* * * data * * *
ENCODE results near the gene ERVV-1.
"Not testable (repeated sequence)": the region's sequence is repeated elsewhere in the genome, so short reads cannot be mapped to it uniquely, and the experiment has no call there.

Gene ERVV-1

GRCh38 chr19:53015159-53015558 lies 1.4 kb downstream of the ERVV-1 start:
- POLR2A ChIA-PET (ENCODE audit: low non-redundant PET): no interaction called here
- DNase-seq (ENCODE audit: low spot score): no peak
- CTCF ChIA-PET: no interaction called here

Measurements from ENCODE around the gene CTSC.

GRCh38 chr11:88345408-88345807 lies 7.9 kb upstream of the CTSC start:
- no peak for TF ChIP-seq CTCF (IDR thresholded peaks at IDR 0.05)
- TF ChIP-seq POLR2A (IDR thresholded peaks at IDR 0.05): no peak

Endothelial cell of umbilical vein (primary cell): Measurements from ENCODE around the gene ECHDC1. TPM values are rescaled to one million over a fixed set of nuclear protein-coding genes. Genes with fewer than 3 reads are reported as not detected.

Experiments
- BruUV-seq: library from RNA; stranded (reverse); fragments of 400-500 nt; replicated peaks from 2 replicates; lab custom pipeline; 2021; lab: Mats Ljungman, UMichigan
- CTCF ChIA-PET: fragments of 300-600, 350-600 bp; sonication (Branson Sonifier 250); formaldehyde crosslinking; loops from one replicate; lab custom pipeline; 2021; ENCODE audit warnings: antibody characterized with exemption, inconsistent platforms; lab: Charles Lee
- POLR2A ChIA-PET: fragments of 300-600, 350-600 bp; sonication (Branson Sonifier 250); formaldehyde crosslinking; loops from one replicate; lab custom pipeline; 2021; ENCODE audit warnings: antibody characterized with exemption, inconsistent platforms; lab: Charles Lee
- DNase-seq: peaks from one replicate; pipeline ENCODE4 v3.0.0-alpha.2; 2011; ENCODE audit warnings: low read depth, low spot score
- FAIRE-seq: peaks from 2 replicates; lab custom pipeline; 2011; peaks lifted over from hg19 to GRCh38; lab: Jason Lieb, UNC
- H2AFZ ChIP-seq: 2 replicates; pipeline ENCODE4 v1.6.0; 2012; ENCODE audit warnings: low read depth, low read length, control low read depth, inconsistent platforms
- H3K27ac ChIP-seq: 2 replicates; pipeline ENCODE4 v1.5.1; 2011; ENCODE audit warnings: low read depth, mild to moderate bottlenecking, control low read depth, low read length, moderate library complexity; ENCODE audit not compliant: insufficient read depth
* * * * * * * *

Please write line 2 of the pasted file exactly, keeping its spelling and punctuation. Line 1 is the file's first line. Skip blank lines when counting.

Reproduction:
"Not testable (repeated sequence)": the region's sequence is repeated elsewhere in the genome, so short reads cannot be mapped to it uniquely, and the experiment has no call there.